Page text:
This week’s white variety is Fubiano Bianco, a cross made by Giovanni Dalmasso in 1936 from Furmint and Trebbiano Toscano. Dalmasso created many new varieties throughout his long career. This one was created as a possible alternative to Furmint because it doesn’t suffer from millerandage where uneven sized grapes grow in the bunch. I couldn’t find any producers of this grape today but I am still on the look out. In 2004, less than 10 hectares (24.7 acres) of this variety were grown throughout Italy.

Only five more varieties that start with the letter “F” to go. Thus far I have written about 110 grape varieties in this series over the course of a number of years.

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Italian Indigenous Varieties: Fortana Nera (Emilia) & Francavidda Bianca (Puglia)

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One of this week’s varieties hails from Emilia Romagna. It’s called Fortana Nera and is originally from France, specifically from the Cote d’Or. In fact it is also sometimes referred to as Uva d’Oro, even though is a red grape. It is only used in conjunction with other red varieties and can be part of the denominazione d’origine controllata (D.O.C.) of Emilia.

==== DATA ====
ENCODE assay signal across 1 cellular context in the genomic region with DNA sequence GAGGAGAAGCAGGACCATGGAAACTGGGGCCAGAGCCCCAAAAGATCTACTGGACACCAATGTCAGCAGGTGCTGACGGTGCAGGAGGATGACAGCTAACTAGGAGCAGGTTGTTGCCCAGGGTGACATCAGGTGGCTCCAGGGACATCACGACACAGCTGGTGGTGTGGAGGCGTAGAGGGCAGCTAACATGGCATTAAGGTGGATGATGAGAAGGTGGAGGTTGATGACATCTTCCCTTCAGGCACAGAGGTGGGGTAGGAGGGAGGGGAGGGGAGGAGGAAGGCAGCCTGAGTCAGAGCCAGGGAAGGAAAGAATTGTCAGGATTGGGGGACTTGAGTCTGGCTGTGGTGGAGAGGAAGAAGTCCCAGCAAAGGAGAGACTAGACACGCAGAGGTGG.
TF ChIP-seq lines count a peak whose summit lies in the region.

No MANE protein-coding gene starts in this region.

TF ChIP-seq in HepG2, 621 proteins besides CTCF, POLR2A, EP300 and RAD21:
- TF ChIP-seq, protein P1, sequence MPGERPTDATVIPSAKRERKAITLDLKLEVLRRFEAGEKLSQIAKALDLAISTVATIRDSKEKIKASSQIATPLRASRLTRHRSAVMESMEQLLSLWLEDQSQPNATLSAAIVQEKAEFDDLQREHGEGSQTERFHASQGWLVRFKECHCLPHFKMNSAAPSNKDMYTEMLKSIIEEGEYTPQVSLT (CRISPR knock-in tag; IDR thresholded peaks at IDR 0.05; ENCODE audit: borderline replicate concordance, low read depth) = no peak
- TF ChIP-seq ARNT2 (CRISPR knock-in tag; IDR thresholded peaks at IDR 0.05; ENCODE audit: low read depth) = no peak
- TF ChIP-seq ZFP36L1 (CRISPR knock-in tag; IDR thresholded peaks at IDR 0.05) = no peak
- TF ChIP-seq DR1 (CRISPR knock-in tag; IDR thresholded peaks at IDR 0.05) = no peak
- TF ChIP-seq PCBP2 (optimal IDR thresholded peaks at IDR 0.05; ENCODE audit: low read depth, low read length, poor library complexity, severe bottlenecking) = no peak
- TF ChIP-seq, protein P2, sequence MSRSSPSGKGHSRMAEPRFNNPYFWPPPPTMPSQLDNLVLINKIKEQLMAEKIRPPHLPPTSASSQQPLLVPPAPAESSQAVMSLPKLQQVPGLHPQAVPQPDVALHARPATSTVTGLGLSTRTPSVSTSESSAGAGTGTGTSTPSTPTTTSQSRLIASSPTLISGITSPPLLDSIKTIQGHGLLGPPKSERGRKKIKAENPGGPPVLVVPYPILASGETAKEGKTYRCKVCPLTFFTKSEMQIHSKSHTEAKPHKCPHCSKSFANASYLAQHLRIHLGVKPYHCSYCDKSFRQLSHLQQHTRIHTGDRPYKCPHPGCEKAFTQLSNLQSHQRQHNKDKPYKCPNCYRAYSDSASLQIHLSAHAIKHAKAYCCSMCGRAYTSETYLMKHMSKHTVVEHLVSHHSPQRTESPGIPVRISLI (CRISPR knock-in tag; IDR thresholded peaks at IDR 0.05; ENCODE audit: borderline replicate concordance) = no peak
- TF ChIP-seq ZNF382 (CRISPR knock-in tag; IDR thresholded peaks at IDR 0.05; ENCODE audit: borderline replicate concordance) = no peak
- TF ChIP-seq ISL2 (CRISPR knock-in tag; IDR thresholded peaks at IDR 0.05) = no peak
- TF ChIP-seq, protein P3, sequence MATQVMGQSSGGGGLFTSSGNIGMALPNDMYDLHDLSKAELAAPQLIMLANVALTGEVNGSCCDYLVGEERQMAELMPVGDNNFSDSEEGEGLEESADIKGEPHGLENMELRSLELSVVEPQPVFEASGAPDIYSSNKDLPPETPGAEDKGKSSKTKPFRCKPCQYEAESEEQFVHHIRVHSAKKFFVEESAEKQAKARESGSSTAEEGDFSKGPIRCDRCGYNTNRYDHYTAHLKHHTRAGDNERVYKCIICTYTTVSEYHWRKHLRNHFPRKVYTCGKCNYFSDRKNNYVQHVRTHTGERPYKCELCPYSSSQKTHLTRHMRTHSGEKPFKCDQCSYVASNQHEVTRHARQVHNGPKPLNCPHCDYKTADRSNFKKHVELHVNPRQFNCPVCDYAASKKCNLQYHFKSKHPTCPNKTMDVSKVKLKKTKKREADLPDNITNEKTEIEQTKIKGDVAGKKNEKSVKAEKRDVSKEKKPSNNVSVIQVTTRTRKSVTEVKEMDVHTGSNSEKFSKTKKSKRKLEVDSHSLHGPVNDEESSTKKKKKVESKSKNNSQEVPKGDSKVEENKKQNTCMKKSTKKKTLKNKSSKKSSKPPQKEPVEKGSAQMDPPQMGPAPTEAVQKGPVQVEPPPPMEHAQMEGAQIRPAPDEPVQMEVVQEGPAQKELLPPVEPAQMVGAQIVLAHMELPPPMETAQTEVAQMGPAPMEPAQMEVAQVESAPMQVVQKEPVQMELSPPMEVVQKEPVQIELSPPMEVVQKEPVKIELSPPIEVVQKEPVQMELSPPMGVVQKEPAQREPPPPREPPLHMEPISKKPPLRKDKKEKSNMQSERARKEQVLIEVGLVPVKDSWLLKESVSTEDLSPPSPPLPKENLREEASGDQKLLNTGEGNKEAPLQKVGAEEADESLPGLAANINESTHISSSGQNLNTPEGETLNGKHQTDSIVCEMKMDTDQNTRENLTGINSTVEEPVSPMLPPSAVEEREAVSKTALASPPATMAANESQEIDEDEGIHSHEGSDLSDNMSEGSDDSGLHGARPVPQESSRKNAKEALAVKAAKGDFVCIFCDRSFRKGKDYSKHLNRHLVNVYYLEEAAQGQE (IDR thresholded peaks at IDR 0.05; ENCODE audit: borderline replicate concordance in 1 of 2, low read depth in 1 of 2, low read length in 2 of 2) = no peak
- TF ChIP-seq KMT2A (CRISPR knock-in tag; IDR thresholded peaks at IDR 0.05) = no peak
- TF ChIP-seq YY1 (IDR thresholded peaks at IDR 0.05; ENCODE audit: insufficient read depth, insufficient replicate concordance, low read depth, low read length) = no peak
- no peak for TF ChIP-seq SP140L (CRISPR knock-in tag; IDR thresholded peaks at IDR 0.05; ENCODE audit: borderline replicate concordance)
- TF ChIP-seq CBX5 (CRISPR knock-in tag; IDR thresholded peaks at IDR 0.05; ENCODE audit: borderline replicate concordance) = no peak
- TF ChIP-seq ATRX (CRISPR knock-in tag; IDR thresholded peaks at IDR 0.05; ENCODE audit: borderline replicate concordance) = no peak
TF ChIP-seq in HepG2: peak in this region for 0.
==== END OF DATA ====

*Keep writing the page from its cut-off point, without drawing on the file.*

Here a post I wrote about Emilia Romagna. I’m quite partial to this region and its people as well as is food. I lived in Bologna for a year when I was in graduate school and have great memories of that time. I also have many friends from the region and they all tend to be open and warm with a great sense of humor.

A second variety for this week is called Francavidda Bianca. It comes from Puglia, specifically the province of Brindisi. Apparently the grape is not that hardy and can be susceptible to vine maladies. Here’s a post I wrote about Brindisi some years back. I love Puglia and have visited a few times through the years. An endlessly interesting region with beautiful beaches and great water, a perfect jaunt for the summer.

In other news, here’s a recent article I wrote for the Organic Wine Journal on a winery from Arezzo called Paterna. Tuscany perhaps more than any region in Italy feels like home to me thanks to the years I lived there and the people I met then and all those I now know in the wine world. One gorgeous country ovunque…